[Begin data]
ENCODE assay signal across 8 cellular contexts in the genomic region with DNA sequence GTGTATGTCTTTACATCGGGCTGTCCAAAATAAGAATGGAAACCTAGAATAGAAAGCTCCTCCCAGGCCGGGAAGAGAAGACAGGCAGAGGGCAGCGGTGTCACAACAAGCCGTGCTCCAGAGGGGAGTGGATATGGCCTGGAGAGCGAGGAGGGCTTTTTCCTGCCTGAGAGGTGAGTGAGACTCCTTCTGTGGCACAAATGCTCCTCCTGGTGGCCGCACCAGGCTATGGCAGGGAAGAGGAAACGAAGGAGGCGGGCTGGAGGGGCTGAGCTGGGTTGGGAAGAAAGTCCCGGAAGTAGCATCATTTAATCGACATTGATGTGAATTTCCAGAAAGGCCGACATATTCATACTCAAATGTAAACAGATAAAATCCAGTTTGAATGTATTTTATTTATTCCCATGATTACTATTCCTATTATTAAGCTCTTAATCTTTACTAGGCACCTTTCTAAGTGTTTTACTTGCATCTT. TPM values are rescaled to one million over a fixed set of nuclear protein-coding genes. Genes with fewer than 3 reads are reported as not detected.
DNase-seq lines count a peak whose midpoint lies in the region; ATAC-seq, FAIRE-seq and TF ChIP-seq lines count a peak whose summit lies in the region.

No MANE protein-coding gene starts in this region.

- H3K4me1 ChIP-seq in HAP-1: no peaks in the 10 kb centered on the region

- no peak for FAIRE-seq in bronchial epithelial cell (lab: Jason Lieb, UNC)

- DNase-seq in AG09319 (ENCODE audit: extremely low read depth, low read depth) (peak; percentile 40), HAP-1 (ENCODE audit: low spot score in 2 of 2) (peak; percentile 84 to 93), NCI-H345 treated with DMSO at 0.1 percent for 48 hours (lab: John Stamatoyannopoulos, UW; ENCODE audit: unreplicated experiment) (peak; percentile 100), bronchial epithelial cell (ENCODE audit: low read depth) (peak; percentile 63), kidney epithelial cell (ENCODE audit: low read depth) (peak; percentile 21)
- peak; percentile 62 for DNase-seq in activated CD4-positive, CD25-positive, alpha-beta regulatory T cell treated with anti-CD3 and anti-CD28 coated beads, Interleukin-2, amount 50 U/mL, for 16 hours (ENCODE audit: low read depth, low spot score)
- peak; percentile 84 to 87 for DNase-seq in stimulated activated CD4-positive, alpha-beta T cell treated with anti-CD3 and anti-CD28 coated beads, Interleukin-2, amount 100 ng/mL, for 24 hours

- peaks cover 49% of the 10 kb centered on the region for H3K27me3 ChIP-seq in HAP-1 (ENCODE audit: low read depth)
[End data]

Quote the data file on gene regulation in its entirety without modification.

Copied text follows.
ENCODE assay signal across 8 cellular contexts in the genomic region with DNA sequence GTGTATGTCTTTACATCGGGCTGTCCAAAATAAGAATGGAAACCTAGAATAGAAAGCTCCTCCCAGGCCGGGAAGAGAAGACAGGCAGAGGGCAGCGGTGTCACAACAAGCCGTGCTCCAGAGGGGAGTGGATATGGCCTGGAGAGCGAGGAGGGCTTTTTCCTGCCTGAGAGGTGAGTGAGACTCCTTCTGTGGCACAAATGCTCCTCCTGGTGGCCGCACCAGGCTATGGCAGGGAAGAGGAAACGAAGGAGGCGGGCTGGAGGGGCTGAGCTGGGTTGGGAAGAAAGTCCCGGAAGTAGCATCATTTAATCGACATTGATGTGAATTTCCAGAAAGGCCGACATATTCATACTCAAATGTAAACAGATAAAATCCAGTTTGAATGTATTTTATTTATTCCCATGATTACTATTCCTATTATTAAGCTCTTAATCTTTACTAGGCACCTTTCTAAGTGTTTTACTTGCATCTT. TPM values are rescaled to one million over a fixed set of nuclear protein-coding genes. Genes with fewer than 3 reads are reported as not detected.
DNase-seq lines count a peak whose midpoint lies in the region; ATAC-seq, FAIRE-seq and TF ChIP-seq lines count a peak whose summit lies in the region.

No MANE protein-coding gene starts in this region.

- H3K4me1 ChIP-seq in HAP-1: no peaks in the 10 kb centered on the region

- no peak for FAIRE-seq in bronchial epithelial cell (lab: Jason Lieb, UNC)

- DNase-seq in AG09319 (ENCODE audit: extremely low read depth, low read depth) (peak; percentile 40), HAP-1 (ENCODE audit: low spot score in 2 of 2) (peak; percentile 84 to 93), NCI-H345 treated with DMSO at 0.1 percent for 48 hours (lab: John Stamatoyannopoulos, UW; ENCODE audit: unreplicated experiment) (peak; percentile 100), bronchial epithelial cell (ENCODE audit: low read depth) (peak; percentile 63), kidney epithelial cell (ENCODE audit: low read depth) (peak; percentile 21)
- peak; percentile 62 for DNase-seq in activated CD4-positive, CD25-positive, alpha-beta regulatory T cell treated with anti-CD3 and anti-CD28 coated beads, Interleukin-2, amount 50 U/mL, for 16 hours (ENCODE audit: low read depth, low spot score)
- peak; percentile 84 to 87 for DNase-seq in stimulated activated CD4-positive, alpha-beta T cell treated with anti-CD3 and anti-CD28 coated beads, Interleukin-2, amount 100 ng/mL, for 24 hours

- peaks cover 49% of the 10 kb centered on the region for H3K27me3 ChIP-seq in HAP-1 (ENCODE audit: low read depth)